In 1906, an African-American Holiness revival preacher, brought news to Los Angeles, that in Kansas and Texas, there was evidence of a visitation of the Holy Spirit in modern day signs and wonders and prophesies of a dawning of a new age. The days of the apostles were here again. Jesus was coming soon. The Apostolic Faith, as it was called, became a sensation and then a part of the broader culture of urbanizing America, and as such became a part of the culture that Americans exported around the world in foreign missions. In terms of sect production, this movement created a multitude of splinter groups all competing for the hearts and minds of Americans, and again, much of what we think of today as evangelical is really Pentecostal religion gone mainstream.
Peace Train is a Holy Roller
The Pentecostal movement centered on experiences of the powerful spirit of God in prophesies, healings, and general improvement of church and life. Most unusual of these widespread experiences, was perhaps, speaking in tongues unknown to the speaker under the influence God’s spirit. Initially, speaking in tongues, or “tongues” as the phenomenon came to be called in shorthand, was assumed to be the precise miracle found in the new testament book of Acts at the birth of the church. In short time, however it was re-imagined as an unknown language, given to the speaker to signify the power of prophecy and signs. In fact, the movement was to have a prophetic character in social transformations such as interracial worship, women in leadership, democratic worship forms, pacifism to warfare. Because their worship innovations and social transformations were considered so unusual, and because they attributed these to the Holy Spirit, they were like radical holiness advocates, called in derision, Holy Rollers. As I said about the earlier Holiness Movement, in the words of Cat Stevens, “Peace Train is a Holy Roller.”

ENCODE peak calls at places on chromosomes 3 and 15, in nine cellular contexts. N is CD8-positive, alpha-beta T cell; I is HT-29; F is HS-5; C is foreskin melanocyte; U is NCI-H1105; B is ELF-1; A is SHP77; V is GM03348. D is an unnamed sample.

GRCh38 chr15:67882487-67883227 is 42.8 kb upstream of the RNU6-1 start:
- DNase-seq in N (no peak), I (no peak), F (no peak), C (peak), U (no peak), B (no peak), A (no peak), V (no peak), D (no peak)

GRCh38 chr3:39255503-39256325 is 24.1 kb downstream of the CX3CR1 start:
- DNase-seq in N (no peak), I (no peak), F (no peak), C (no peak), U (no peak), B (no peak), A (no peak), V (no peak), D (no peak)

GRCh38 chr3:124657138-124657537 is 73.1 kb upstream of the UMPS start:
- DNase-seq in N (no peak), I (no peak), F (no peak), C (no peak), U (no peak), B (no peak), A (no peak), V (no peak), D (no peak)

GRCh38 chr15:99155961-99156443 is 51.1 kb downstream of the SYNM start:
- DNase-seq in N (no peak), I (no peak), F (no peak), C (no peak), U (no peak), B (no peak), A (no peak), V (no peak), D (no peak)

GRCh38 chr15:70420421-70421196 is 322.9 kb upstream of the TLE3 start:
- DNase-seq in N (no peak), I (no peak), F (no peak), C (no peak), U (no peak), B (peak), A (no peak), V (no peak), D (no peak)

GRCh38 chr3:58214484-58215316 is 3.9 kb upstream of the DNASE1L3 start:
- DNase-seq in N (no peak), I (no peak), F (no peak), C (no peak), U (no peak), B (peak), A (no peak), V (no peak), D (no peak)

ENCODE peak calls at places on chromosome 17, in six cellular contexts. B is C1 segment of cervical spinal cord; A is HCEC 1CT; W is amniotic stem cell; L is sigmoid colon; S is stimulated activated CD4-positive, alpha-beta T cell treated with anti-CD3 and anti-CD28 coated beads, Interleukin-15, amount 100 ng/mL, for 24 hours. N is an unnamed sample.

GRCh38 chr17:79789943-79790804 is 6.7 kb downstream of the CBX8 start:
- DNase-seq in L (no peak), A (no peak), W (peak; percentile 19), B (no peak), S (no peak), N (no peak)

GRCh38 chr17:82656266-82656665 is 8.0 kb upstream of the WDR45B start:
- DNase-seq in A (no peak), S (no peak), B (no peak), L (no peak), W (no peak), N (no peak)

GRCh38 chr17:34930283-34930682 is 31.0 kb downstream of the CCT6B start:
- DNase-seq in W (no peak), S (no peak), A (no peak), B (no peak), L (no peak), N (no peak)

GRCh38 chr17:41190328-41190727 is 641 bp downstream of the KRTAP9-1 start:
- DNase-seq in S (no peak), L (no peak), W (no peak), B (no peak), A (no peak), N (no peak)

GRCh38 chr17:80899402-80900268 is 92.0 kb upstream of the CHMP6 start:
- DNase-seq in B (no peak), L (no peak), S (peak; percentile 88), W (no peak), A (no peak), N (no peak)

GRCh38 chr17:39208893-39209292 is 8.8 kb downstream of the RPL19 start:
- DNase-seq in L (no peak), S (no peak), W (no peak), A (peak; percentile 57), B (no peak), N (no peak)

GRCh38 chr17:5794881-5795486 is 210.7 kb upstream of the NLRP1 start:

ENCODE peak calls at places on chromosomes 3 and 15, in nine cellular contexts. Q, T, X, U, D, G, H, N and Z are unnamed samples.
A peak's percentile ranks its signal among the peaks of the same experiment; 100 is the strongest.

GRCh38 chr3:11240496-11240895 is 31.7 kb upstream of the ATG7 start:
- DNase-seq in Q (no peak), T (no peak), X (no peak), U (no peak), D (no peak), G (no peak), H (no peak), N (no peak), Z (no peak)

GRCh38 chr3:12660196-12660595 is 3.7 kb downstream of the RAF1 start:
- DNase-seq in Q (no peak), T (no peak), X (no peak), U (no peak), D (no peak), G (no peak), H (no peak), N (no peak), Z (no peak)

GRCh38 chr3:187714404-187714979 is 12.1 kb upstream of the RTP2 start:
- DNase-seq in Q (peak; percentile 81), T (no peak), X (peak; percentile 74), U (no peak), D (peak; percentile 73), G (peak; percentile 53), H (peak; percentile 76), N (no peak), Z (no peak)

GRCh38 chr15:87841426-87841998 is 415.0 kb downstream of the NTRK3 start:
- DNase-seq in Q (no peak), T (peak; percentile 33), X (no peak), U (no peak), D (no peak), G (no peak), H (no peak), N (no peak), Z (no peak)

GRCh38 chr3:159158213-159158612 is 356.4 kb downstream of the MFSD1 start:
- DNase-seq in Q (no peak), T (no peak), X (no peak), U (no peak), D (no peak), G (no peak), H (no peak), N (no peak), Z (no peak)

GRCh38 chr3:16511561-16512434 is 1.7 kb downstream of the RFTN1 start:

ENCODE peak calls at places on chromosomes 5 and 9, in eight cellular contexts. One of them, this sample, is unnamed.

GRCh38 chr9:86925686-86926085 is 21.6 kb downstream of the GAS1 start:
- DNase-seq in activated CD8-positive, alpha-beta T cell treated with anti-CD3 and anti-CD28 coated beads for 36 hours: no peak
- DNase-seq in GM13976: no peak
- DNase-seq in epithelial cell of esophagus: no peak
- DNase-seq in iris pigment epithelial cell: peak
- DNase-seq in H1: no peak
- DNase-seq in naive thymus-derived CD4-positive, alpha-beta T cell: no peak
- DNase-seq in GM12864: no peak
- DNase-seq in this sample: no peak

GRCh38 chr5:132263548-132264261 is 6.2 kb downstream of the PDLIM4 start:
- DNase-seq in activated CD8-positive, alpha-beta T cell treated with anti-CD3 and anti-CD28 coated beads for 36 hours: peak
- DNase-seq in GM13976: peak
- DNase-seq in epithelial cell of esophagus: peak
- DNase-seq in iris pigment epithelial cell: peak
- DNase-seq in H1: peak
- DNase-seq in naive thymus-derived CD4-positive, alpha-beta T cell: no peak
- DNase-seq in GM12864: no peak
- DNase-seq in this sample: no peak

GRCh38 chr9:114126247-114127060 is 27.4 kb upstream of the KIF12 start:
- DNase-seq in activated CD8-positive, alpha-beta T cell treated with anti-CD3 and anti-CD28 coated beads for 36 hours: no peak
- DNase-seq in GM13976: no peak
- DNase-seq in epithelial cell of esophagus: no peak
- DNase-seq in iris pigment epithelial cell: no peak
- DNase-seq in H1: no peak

Little did I know, as a young Pentecostal growing up when that song was made popular, and becoming myself a christian pacifist to war, the religion of my youth had not only been a Holy Roller, but had much earlier ridden the peace train.
In the Pentecostal Pacifist Group pages here, I will give many examples of what early Pentecostals believers said about peace and war, and their advocacy of pacifism and conscientious objection to war. I will also display a number of examples of evidence that there was widespread adoption of pacifist practices in resisting what early Pentecostals referred to as the “war spirit” or what they considered in their apocalyptic language, the spirit of antichrist.